2.69 stars, rounded up.
Sometimes you want cheese, and it's just the right amount, and you're in cheese nirvana:
Other times you want cheese, and it's just too much, and you end up with all the regrets:
This was a little of both.
Clearly, a story about terrorism, child abduction and a mother in peril just isn't meaty enough to carry the plot of an entire book all by itself, doncha know. Nope, this thing needs some filling. Lots and lots and lots of filling. So much filling that you pretty much lose sight of the plot entirely for huge chunks of the book. Because who cares about terrorist plots when romance is in the air, amirite?
So, you have a story wherein a little girl and her great-grandmother are abducted by extremist terrorists (not just your run-of-the-mill terrorists,
but thank God they're also somehow amateurs)
, and held in custody until you, the girl's mommy, bring them a terrorist from an enemy cell so they can kill him. Then, and only then, will your daughter and grandmother be released. Do you: A) immediately call the FBI and inform them of this terrorist threat and tell them everything you know upfront to give them the best opportunity possible of saving your family as quickly as possible, or B) follow the terrorists' exact instructions, hoping on dumb luck and the gullibility of some guy you knew once a few years ago, and go along with the terrorists' plan because obviously, even though they're terrorists, they're totally trustworthy and will follow through with their promises if you deliver what they want, all the while acting like the epitome of the stereotypical hysterical woman? If you're smart, you choose A. If you're Meg, you choose B.
She chose B so hard, y'all.
And she's a mom, I get it, but she set womanhood back by at least a few centuries with her hysteria. I mean, she called in John because she knows him and trusts him. But then she doesn't trust him and is constantly lying to him and badgering him about how untrustworthy he is even though he
A) came at her beck and call, B) helped her get out of the embassy, C) came after her sorry ass after she ran away again to help her even though it could end with him court-martialed and imprisoned, and D) didn't once try to get the upper hand, even though he very easily could, because he was giving her every opportunity to not be a dunderhead. But he's not trustworthy. Uh-huh. Sure.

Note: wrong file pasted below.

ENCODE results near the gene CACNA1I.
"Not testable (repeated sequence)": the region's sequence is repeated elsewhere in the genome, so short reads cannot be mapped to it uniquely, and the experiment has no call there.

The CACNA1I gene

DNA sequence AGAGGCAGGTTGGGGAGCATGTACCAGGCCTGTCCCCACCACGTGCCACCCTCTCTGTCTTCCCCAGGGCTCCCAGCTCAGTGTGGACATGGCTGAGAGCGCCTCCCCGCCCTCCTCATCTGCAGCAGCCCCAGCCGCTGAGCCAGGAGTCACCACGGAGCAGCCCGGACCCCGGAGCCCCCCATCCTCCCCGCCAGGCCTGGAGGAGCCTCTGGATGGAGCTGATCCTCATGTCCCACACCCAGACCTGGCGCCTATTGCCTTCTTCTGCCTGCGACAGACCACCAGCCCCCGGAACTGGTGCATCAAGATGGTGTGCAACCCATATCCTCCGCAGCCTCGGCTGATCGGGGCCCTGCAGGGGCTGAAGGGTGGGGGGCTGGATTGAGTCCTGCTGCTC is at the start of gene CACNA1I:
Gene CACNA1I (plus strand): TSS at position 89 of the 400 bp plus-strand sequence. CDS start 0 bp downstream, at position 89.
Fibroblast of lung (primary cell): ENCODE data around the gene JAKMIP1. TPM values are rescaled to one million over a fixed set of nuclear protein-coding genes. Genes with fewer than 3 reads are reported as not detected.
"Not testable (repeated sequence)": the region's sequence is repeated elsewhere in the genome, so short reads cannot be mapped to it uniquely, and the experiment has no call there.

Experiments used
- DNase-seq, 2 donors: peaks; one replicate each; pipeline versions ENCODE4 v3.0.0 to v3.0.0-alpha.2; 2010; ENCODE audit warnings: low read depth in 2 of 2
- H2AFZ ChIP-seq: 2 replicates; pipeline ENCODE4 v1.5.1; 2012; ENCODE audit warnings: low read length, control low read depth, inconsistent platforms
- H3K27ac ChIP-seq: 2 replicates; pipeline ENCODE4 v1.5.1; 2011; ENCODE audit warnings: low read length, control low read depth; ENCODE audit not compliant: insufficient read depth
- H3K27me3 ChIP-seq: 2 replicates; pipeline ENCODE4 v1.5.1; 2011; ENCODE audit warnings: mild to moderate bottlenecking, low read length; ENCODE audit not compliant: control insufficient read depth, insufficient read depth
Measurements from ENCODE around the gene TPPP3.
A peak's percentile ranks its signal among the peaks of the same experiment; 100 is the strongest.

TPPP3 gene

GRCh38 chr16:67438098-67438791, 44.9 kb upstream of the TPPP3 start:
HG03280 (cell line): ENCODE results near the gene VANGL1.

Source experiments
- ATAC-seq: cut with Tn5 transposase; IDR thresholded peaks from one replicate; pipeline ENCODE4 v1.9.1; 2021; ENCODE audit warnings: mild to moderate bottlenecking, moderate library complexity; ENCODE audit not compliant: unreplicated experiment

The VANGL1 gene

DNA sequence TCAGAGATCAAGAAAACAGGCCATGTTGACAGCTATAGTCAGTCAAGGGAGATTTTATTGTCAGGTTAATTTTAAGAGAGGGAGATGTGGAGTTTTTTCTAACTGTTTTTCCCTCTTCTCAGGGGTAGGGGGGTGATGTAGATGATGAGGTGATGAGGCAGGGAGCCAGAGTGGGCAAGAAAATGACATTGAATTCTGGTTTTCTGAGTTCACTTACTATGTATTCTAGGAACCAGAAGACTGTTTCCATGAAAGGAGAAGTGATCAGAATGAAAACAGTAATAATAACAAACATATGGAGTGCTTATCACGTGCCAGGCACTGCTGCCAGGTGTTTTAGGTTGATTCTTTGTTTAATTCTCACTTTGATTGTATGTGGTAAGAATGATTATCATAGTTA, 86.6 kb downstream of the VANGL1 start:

And John Nilsson was every corny movie action hero ever. Bonus points for stripping atop a car hood, in the rain, while hanging on with at least one hand the whole time, while the car is in motion. He must have godlike powers to accomplish that feat.
And then there's Alissa Locke. She was set up as a really cool character in the previous book. The first woman who even stood a chance of getting into the SEALS but had to settle for the prestigious job of an FBI sharpshooter instead. And here, we find out that she doesn't know how to track her targets or how to keep her targets from spotting her, doesn't know how to dress for a sweltering hot day in D.C. even though she lives there, and doesn't understand how alcohol works. But have no fear! A man's here to show her the ropes! And what a man he is! A condescending, patronizing, sexist Texan redneck, complete with a cowboy hat and a high opinion of himself. Of course, she must have him!
But Sam's a classy guy. Really. He is.
He'd NEVER have sex with a clearly intoxicated woman incapable of giving informed consent. ... Oh, but wait. He did. Never mind!
I just didn't understand this subplot. Why was it here? I certainly hope I'm not supposed to be rooting for these two to get together in the future. And the whole stupidity in the motel room was ... well, stupid. It was like something out of a 80s sitcom with the stupid handcuffs and the abuse of chocolate syrup.
Then both of these couples having sex at the stupidest times - unprotected sex at that. Is it really that difficult to control your hormones? I don't get it. Well, Meg and John I get; that was about comfort. But Alissa and Sam ... ugh.
Then there's Amy and Eve, in the hands of their captors, and Eve spends the entire time telling their sole guardian (why were these guys not on rotation?) about her love affair during WWII. Which is actually the only thing that happens in this book that makes a lick of sense. Getting your captor to see you as a human being is goal number one for anyone who has been abducted. It's your best hope for escape or release, and it can work. So go for it! But my lord, did I so not give a crap about her story.
Once again, this is a dual narration, and I believe all the books in this series are. Patrick Lawlor is the better of the two. He's much more natural than Melanie Ewbanks, who can sound a little too technical at times. Still don't like getting two sets of voices for the same characters, and their various accents were almost painful to listen to. Still, Lawlor was at least fun to listen to at times.
Thankfully, I was in the right mood for cheesy and stupid, even if I did find a lot of it frustrating.